Verdicts console mother of sailor
A Mount Pleasant woman said she feels some measure of justice after the convictions of two men in the 2007 shooting death of her son, Mark T. VanHorn, who was serving with the Navy in Virginia.
Following separate trials earlier this year, Steven Alexander Breaux, 25, formerly of Norfolk, and Charles Lorenzo Butler, 26, formerly of Virginia Beach, were convicted of homicide in the Jan. 15, 2007, deaths of VanHorn, 24, and Michael T. Porter, 26, of the state of California.
Melvajo Bennett and VanHorn’s stepfather, Ike Bennett, were in Virginia Beach for the guilty verdicts.
“We had to be there and make sure his name was handled properly,” Bennett said.
Breaux was convicted of two counts of first-degree murder, attempted first-degree murder and three counts of use of a firearm in the commission of a felony. A jury recommended a prison sentence of 93 years.
“He’s the one who actually shot Mark,” Bennett said. “As long as he can’t put any other families through this.”
Butler was convicted of first-degree murder, attempted first-degree murder and two counts of use of a firearm in the commission of a felony. A jury recommended a prison sentence of 54 years.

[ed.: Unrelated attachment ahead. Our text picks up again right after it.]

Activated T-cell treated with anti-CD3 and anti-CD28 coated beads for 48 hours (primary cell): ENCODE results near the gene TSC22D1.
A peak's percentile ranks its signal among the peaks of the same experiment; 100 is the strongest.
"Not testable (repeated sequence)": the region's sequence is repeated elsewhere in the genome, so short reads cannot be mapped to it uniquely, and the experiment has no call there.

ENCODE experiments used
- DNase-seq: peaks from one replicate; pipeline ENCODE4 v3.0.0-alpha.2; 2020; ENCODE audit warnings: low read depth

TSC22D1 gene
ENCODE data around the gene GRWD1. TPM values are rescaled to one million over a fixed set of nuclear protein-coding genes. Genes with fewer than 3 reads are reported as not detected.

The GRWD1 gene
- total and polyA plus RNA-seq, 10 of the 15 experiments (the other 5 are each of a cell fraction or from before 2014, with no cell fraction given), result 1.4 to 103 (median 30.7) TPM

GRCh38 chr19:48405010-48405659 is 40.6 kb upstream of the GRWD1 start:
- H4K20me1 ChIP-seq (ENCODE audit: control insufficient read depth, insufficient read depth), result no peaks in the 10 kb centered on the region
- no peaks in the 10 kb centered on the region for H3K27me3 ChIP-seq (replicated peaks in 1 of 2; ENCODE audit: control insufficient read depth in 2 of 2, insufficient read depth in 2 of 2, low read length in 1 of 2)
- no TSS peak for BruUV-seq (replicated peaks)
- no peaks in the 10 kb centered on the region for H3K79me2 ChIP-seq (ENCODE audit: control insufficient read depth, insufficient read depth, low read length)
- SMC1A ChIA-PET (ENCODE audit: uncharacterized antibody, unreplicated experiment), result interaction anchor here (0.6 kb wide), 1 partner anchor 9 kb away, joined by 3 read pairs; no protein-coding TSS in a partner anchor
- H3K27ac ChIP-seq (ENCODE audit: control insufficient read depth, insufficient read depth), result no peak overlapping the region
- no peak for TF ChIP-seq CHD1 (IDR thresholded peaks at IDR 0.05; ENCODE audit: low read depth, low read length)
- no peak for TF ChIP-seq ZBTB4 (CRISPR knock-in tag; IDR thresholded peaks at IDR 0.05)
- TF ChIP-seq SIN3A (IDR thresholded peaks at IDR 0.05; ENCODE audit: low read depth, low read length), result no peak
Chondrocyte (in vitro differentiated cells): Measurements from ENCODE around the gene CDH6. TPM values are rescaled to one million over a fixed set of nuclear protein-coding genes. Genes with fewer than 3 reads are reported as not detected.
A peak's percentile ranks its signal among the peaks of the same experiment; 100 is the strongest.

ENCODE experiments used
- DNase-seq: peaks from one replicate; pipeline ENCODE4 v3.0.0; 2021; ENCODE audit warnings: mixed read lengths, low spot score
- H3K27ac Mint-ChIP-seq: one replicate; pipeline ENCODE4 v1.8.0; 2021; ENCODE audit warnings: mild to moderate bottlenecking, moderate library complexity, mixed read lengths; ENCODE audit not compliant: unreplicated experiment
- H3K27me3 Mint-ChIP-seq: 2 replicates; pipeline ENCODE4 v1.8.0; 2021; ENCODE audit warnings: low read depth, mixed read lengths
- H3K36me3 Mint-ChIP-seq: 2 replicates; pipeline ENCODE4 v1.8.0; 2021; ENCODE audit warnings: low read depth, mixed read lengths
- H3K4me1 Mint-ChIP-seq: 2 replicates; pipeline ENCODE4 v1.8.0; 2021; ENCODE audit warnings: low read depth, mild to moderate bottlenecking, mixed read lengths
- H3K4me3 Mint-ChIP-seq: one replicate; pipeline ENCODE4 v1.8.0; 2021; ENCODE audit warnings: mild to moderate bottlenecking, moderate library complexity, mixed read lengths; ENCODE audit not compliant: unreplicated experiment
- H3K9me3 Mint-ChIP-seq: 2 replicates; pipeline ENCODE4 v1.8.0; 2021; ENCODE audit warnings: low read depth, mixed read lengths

VanHorn, a 2000 graduate of Mount Pleasant Area High School, was serving aboard the USS Winston S. Churchill. Bennett said her son sometimes did security work at the Ocean’s Cabaret, a nightclub near Oceana Air Naval Station.
According to evidence presented at trial, Butler and Breaux were asked to leave the club that night because they had harassed a waitress. VanHorn was among the club security officers, patrons and an off-duty Portsmouth sheriff’s deputy who followed the two men into a parking lot.
Police said Breaux pulled out a handgun and shot VanHorn in the head, killing him. Butler then pulled out a weapon and both ran, shooting into a crowd of people who were leaving the club. Porter was in the crowd. He was shot twice and died at the scene, according to testimony.
The sheriff’s deputy, Hector Diaz, got his service weapon from his vehicle. After he identified himself, Butler and Breaux shot at him.
Police officers and K-9 units found the men hiding in a nearby wooded area.
Bennett said her son was 6 feet, 3 inches tall and weighed more than 200 pounds.
“My son was the biggest teddy bear in the world,” she said. “There was no confrontation. He asked them (Breaux and Butler) to stop.”
Bennett said her son joined the Navy in 2002. A sonar technician, he was part of a party that in 2006 boarded a pirate vessel off the coast of Somalia, she said.
“He made some fantastic friends,” she said. “They still stay in touch with us. I got calls and e-mails for Mother’s Day. We have this whole other family. It’s testament to the type of friends he had.”
Many of those friends who are still in Virginia attended the trials with the family.
“That’s what got us through,” Bennett said. “We had so much support.”
VanHorn had two brothers, Frank, 31, and Kurt, 24, and several nieces.